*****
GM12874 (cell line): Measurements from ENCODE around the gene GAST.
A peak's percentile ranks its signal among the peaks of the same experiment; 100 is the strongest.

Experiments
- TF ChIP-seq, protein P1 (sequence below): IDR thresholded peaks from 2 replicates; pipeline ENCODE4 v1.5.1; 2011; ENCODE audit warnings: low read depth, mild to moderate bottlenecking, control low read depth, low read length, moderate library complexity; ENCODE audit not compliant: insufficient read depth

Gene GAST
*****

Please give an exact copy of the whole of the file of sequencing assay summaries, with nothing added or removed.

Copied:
GM12874 (cell line): Measurements from ENCODE around the gene GAST.
A peak's percentile ranks its signal among the peaks of the same experiment; 100 is the strongest.

Experiments
- TF ChIP-seq, protein P1 (sequence below): IDR thresholded peaks from 2 replicates; pipeline ENCODE4 v1.5.1; 2011; ENCODE audit warnings: low read depth, mild to moderate bottlenecking, control low read depth, low read length, moderate library complexity; ENCODE audit not compliant: insufficient read depth

Gene GAST